“We would be choosing to be a principled voice in the wilderness, satisfied in the righteousness of our course, but largely unable to influence the real action,”
Minister of State Ciaran Cannon warned the parliamentarians that other EU states would not follow Ireland in passing similar bills criminalizing settlement activity. Ireland has no partners on this issue, he said.
Supporters of the bill were not deterred by the government’s arguments.
“Ireland needs to be a world leader in refusing to [accept] illegal settlements built on Palestinian land,” said Irish parliamentarian, Fiona O’Loughlin.
“This historic bill is an important message from us as a small nation, expressing our solidarity with the Palestinian people who are living in dreadful conditions in the occupied territories,” she said.
They were part of a long list of parliamentarians who delivered emotional speeches in support of the bill.
Some politicians who spoke in favor of the legislation – often in emotional speeches – insisted they supported Israel, and that the bill was a statement against the settlements, not a boycott of Israel or a statement of antisemitism.
Others were harsh in their rhetoric, accusing Israel of war crimes and apartheid. One of the speakers wore a keffiyeh.
“When discussing the settlements, we should be clear that they are a weapon of war,” said parliament member Paul Murphy.
The real reason for the government’s opposition to the bill is pressure from Israel, which has threatened to remove its ambassador from Ireland, Murphy said.
Outside the parliament, the Ireland Israel Alliance and the International Christian Embassy Jerusalem held a small demonstration.
In a letter to politicians, Paul Coulter of the ICEJ said, “As an Irish citizen who loves Israel and the Jewish people, I am both appalled and ashamed at this measure. Appalled at the bill’s thinly veiled antisemitism, and ashamed of my fellow countrymen who are promoting it. Criticism of Israel is not automatically antisemitic, but to uniquely single out Israel for criticism and boycott is.”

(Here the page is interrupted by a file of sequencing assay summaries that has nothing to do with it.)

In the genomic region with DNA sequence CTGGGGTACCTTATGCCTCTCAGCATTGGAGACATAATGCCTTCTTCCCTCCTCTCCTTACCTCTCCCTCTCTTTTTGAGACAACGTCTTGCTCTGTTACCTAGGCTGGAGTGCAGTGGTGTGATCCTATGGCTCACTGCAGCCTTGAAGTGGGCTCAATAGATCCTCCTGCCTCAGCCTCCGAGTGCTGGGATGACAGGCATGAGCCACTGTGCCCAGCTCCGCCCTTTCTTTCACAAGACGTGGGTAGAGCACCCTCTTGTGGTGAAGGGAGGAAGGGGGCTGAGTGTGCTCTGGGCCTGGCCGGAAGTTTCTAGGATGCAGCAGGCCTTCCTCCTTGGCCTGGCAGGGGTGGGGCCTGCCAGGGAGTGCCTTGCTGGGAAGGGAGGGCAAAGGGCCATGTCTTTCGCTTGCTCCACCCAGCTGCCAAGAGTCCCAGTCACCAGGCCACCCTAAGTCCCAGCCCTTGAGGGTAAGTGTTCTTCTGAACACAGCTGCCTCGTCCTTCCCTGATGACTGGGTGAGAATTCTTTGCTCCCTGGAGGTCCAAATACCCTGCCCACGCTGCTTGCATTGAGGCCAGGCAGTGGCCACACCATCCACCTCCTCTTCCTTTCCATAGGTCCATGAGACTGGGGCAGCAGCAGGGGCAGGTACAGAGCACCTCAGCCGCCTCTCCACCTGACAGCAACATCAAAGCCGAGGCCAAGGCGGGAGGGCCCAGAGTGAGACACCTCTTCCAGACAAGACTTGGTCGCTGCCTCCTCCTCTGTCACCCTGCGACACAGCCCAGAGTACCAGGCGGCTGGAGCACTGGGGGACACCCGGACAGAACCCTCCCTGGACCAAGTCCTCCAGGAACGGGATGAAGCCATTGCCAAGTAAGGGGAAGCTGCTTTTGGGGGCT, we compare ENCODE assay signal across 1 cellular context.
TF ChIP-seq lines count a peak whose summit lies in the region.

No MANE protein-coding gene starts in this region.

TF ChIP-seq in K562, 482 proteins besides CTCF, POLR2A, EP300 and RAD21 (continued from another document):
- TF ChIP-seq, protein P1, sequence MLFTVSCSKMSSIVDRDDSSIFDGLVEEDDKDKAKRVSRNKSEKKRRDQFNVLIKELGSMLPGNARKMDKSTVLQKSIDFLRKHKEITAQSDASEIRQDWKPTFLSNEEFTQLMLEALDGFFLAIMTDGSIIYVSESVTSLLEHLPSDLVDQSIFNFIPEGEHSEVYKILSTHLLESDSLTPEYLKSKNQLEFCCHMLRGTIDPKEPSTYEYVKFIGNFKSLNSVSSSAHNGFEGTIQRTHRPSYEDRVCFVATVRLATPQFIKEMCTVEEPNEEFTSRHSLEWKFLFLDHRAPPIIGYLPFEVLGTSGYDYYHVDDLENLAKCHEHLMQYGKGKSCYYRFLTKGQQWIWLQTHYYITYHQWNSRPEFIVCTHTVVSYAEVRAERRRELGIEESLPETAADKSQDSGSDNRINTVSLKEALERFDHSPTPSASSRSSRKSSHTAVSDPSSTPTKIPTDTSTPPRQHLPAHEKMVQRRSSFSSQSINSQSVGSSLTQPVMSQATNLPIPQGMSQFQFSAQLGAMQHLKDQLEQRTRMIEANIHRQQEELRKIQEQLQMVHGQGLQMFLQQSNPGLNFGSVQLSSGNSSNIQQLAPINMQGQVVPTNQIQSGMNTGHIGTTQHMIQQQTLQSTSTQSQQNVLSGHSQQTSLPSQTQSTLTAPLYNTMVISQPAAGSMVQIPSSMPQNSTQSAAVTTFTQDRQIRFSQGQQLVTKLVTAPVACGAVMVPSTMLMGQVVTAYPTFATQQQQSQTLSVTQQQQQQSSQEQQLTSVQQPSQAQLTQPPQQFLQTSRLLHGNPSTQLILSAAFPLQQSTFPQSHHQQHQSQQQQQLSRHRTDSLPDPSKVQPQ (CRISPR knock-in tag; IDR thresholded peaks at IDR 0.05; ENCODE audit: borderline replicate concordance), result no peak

Bloomberg columnist Eli Lake wrote Wednesday that the proposed bill would be detrimental to Ireland’s economy, which is a tax haven for American tech giants such as Apple, Google, Microsoft and Facebook.
These companies, and others, have set up branch office in Israel and bought Israeli start-ups that have employees who live beyond the 1967-lines.
“The Irish legislation, if it becomes law, would force Apple, Google, Microsoft and Facebook to choose between their Irish tax haven and their business in the Jewish state,” he wrote.
And The Irish Examiner daily editorialized on Thursday that at best the bill is a “well meaning show of solidarity” with the Palestinians, and at worst – by targeting the actions of Israel alone – it “risks the accusation that Ireland is antisemitic. It is already being seen as such in the United States, particularly in Boston where politicians, business people and other power brokers have spoken against it, among them Mayor Martin J. Walsh.”
Boston has a strong Irish-American population.
“The State of Israel is not the only occupying force,” the newspaper wrote. “What about the occupied territories of Russia (Ukraine, including Crimea, from 2014, also parts of Moldova – 1992 – and Georgia – 2008), Turkey (northern Cyprus from 1974 and parts of Aleppo in Syria since 2016), Morocco (most of the Western Sahara since 1975)?”